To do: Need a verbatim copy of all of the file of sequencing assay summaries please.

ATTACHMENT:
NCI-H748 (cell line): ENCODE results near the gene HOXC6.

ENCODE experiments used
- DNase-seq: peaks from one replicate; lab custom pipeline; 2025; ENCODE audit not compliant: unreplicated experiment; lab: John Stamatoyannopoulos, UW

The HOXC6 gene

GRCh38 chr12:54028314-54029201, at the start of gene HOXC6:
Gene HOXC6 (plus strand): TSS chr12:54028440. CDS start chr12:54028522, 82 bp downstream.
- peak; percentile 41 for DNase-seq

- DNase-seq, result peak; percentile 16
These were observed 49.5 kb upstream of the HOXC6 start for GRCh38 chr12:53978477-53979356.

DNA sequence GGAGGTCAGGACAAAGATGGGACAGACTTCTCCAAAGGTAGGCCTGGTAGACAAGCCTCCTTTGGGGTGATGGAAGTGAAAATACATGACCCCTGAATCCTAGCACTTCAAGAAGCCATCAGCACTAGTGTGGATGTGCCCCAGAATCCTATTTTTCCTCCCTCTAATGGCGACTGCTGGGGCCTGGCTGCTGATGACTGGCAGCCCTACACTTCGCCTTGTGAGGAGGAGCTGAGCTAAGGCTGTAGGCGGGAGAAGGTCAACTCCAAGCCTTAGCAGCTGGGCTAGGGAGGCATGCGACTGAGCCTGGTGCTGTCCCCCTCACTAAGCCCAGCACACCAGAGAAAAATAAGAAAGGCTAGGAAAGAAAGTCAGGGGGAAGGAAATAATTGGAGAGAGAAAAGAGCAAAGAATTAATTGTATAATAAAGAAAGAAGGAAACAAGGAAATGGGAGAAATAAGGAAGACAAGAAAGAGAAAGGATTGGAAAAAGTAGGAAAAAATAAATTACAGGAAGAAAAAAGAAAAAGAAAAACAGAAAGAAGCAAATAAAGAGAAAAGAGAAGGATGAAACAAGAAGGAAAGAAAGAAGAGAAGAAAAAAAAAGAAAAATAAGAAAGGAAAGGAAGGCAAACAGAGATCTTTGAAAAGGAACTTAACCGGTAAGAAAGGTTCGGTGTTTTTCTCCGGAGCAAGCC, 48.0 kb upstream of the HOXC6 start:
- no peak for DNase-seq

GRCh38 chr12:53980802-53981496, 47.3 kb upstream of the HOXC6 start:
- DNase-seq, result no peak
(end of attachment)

NCI-H748 (cell line): ENCODE results near the gene HOXC6.

ENCODE experiments used
- DNase-seq: peaks from one replicate; lab custom pipeline; 2025; ENCODE audit not compliant: unreplicated experiment; lab: John Stamatoyannopoulos, UW

The HOXC6 gene

GRCh38 chr12:54028314-54029201, at the start of gene HOXC6:
Gene HOXC6 (plus strand): TSS chr12:54028440. CDS start chr12:54028522, 82 bp downstream.
- peak; percentile 41 for DNase-seq

- DNase-seq, result peak; percentile 16
These were observed 49.5 kb upstream of the HOXC6 start for GRCh38 chr12:53978477-53979356.

DNA sequence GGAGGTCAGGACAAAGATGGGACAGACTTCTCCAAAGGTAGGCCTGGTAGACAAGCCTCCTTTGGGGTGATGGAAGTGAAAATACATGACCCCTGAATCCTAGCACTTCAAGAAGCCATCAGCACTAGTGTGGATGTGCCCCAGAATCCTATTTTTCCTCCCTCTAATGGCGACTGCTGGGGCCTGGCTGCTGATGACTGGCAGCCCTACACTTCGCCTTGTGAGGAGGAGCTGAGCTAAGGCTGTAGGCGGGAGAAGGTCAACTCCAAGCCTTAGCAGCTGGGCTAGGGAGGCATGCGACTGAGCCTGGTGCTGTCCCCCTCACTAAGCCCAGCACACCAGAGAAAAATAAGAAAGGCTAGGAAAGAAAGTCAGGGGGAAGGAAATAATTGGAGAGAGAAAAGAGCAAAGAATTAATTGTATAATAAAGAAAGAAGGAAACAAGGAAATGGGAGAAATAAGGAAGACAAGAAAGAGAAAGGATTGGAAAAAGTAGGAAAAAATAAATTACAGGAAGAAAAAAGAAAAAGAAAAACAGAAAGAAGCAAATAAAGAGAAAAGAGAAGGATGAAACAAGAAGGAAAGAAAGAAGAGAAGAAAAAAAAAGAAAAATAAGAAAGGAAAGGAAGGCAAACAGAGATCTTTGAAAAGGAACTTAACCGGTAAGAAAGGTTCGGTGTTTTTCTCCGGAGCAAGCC, 48.0 kb upstream of the HOXC6 start:
- no peak for DNase-seq

GRCh38 chr12:53980802-53981496, 47.3 kb upstream of the HOXC6 start:
- DNase-seq, result no peak